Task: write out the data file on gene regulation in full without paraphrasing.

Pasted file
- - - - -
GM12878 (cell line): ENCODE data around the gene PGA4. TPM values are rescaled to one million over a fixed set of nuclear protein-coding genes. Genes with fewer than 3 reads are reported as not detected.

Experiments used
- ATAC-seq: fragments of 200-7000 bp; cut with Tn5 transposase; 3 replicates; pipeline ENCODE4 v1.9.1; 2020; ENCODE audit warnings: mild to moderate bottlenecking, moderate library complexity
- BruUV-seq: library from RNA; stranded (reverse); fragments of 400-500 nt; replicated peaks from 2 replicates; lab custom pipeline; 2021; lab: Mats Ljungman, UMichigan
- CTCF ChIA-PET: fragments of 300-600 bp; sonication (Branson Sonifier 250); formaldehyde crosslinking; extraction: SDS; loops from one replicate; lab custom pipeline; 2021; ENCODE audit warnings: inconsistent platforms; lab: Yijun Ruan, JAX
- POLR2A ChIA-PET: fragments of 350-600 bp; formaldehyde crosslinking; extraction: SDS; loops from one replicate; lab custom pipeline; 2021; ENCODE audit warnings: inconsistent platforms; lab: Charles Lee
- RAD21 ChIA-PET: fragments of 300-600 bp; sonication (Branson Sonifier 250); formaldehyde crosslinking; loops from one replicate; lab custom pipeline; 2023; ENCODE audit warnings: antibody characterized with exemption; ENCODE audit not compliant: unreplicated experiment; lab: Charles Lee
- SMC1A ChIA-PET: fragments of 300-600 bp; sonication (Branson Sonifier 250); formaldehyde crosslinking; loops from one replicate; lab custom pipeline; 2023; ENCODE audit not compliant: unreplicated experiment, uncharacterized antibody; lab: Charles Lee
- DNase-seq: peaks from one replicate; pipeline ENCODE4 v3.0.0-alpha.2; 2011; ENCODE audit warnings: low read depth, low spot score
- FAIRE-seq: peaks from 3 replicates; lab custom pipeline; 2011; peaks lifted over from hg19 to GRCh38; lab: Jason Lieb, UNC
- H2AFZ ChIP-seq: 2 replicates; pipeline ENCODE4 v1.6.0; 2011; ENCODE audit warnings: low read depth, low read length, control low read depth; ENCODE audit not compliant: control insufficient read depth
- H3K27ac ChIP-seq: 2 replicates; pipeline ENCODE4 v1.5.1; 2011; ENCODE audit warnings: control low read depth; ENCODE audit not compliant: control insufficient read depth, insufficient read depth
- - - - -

GM12878 (cell line): ENCODE data around the gene PGA4. TPM values are rescaled to one million over a fixed set of nuclear protein-coding genes. Genes with fewer than 3 reads are reported as not detected.

Experiments used
- ATAC-seq: fragments of 200-7000 bp; cut with Tn5 transposase; 3 replicates; pipeline ENCODE4 v1.9.1; 2020; ENCODE audit warnings: mild to moderate bottlenecking, moderate library complexity
- BruUV-seq: library from RNA; stranded (reverse); fragments of 400-500 nt; replicated peaks from 2 replicates; lab custom pipeline; 2021; lab: Mats Ljungman, UMichigan
- CTCF ChIA-PET: fragments of 300-600 bp; sonication (Branson Sonifier 250); formaldehyde crosslinking; extraction: SDS; loops from one replicate; lab custom pipeline; 2021; ENCODE audit warnings: inconsistent platforms; lab: Yijun Ruan, JAX
- POLR2A ChIA-PET: fragments of 350-600 bp; formaldehyde crosslinking; extraction: SDS; loops from one replicate; lab custom pipeline; 2021; ENCODE audit warnings: inconsistent platforms; lab: Charles Lee
- RAD21 ChIA-PET: fragments of 300-600 bp; sonication (Branson Sonifier 250); formaldehyde crosslinking; loops from one replicate; lab custom pipeline; 2023; ENCODE audit warnings: antibody characterized with exemption; ENCODE audit not compliant: unreplicated experiment; lab: Charles Lee
- SMC1A ChIA-PET: fragments of 300-600 bp; sonication (Branson Sonifier 250); formaldehyde crosslinking; loops from one replicate; lab custom pipeline; 2023; ENCODE audit not compliant: unreplicated experiment, uncharacterized antibody; lab: Charles Lee
- DNase-seq: peaks from one replicate; pipeline ENCODE4 v3.0.0-alpha.2; 2011; ENCODE audit warnings: low read depth, low spot score
- FAIRE-seq: peaks from 3 replicates; lab custom pipeline; 2011; peaks lifted over from hg19 to GRCh38; lab: Jason Lieb, UNC
- H2AFZ ChIP-seq: 2 replicates; pipeline ENCODE4 v1.6.0; 2011; ENCODE audit warnings: low read depth, low read length, control low read depth; ENCODE audit not compliant: control insufficient read depth
- H3K27ac ChIP-seq: 2 replicates; pipeline ENCODE4 v1.5.1; 2011; ENCODE audit warnings: control low read depth; ENCODE audit not compliant: control insufficient read depth, insufficient read depth